- A new crossbreed apple called the Cosmic Crisp is headed to store shelves.
- Experts say the apple can stay fresh for up to a year in your refrigerator.
- Nutritionists say the apple has a sweet and crisp taste.
- They say apples are a healthy snack, containing vitamin C and antioxidants.
A new breed of apple that stays fresh in your refrigerator for a year has arrived.
The bigger question for consumers, however, might be whether the apples are tasty and healthy.
The Cosmic Crisp is a crossbreed between the flavorful Honeycrisp and the longer-lasting Enterprise apple varieties. It was developed by a team of cultivators at Washington State University in 1997.
More than two decades later, the mature apple trees exclusive to Washington are now slated to make waves in the world market.
The apples, in fact, are a point of pride in the Pacific Northwest state.
“About 20 percent of the world’s apples are out of China, so we’re trying to bring back that expertise,” Roger A. Clemens, PhD, adjunct professor at the University of Southern California School of Pharmacy and member of the American Society for Nutrition, told Healthline.
“The Cosmic Crisp will provide a huge economic boom, not only for the state of Washington but for the United States,” he said. “It helps reduce post-harvest food loss.”
It may also reduce consumer food waste because it lasts longer.
The Cosmic Crisp, according to its developers and consumer experts, is sweet, crisp, and versatile.
She said the new breed is suited to eating raw as well as roasting, sauteing, and baking.
“The juiciness brings moisture to a baked good and adds liquid to pies, which gets turned into sweet syrup during baking,” said Raines. “This brought a lot of natural sweetness to baked goods, allowing for a reduction of the sugar in the recipe.”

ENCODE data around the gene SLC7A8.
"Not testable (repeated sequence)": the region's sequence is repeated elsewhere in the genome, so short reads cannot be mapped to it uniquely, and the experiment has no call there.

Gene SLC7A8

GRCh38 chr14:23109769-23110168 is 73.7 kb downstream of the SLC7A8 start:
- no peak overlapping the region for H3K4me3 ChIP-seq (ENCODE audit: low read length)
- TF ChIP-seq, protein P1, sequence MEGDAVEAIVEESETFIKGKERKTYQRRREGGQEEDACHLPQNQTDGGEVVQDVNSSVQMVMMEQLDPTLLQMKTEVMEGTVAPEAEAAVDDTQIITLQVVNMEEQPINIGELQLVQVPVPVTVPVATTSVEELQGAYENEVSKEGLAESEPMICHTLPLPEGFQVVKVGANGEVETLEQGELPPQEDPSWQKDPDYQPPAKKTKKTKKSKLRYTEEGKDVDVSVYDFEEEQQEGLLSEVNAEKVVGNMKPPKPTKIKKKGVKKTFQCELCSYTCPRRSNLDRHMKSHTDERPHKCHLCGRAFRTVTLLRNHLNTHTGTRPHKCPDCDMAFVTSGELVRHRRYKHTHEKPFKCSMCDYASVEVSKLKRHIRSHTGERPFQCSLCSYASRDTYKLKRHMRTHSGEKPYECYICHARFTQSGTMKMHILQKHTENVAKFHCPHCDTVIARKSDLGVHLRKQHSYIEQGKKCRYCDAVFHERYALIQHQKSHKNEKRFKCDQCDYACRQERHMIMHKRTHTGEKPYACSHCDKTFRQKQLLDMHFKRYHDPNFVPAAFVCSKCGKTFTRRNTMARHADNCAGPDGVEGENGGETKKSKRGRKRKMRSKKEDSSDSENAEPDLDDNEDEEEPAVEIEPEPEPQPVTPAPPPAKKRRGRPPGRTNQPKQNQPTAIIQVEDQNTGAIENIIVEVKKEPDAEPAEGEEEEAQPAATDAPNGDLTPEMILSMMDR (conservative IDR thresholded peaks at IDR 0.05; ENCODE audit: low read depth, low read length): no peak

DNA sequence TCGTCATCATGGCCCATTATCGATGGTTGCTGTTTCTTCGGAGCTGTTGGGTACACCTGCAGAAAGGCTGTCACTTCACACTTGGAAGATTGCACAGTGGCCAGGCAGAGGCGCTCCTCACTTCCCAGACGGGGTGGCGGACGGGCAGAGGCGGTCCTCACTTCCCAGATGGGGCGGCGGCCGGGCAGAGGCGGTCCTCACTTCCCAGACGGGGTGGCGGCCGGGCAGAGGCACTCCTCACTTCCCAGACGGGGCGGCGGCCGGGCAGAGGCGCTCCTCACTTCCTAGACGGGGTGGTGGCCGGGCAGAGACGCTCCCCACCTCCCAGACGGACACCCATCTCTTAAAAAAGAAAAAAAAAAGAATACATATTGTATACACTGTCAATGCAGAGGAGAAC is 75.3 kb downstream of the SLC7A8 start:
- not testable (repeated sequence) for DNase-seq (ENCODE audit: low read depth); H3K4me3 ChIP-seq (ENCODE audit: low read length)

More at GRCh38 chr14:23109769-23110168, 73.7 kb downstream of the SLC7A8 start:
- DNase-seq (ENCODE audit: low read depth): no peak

Along with naturally high sugar content, the apple’s texture was developed to meet consumer demands.
“The flesh of the apple is not too dense and dry, but not too watery and mushy either, so it strikes a perfect balance for baking particularly,” stated Raines.
Cosmic Crisps are also slower to brown than your average apple. Clemens explained the science behind this.
“The change in the acidity of the apple will also change its texture and it actually reduces the rate of degradation so you can put it in the fridge for a longer time.”
Up to 12 months to be exact.
It is also slower to brown when cut.
However, this is not to confuse it with the genetically modified Arctic apple.
“This is not a [genetically modified] product like the Arctic apple or the [genetically modified] potato,” he said. “Those are wonderful products and technology, but here we have classic hybridization, which has been the practice in agriculture since the beginning of time.”
We have all heard the advice about “eating an apple a day.”
There are reasons this popular fruit holds such high ranking in healthy lifestyles.
Apples provide consumers with an affordable and accessible way to get a spectrum of essential nutrients from vitamin C to potassium to catechin, an antioxidant that can help improve brain and muscle function.
“All apples contain powerful antioxidants and phytonutrients which help our bodies,” Caroline West Passerrello, MS, RDN, LDN, a dietitian in Pittsburgh, Pennsylvania, told Healthline. “They also contain dietary fiber, which most Americans are falling short on the fiber recommendation.”
Regular consumption of this popular fruit can help control blood sugar levels and type 2 diabetes, and reduce the risk for heart disease and certain cancers.
“There are absolutely no concerns in consuming the [Cosmic Crisp] apple—nor any apple, including the Arctic,” Tracy Grondine, director of communications at USApple, told Healthline.
The Cosmic Crisp sounds supernatural, but it was developed through traditional means.
This is why it took over 20 years to prepare for the public.
“Consumers don’t like technology, so it’s back to basics,” Clemens said.
By “basics,” he means hybridization through crossbreeding.
“The Cosmic Crisp apple is a hybrid of two apples,” explained Passerrello. “That means this variety, in theory, could have come about from cross-pollination of the seeds in the orchards.”
While the new breed was born from human intervention, genetic modification through splicing did not take place.
“The difference between the Arctic and other traditionally grown apples is that the browning gene inherent to apples has been switched off in the Arctic,” Grondine said.
“Traditional slow-to-brown apples naturally produce enzymes that, when exposed to oxygen after cutting, turn the fruit brown,” said Passerrello.
“You’ll still get a little bit of browning when you cut into it, but that’s when you cut into it,” Clemens explained. “Whereas the Arctic Apple, you can cut into it and it won’t brown.”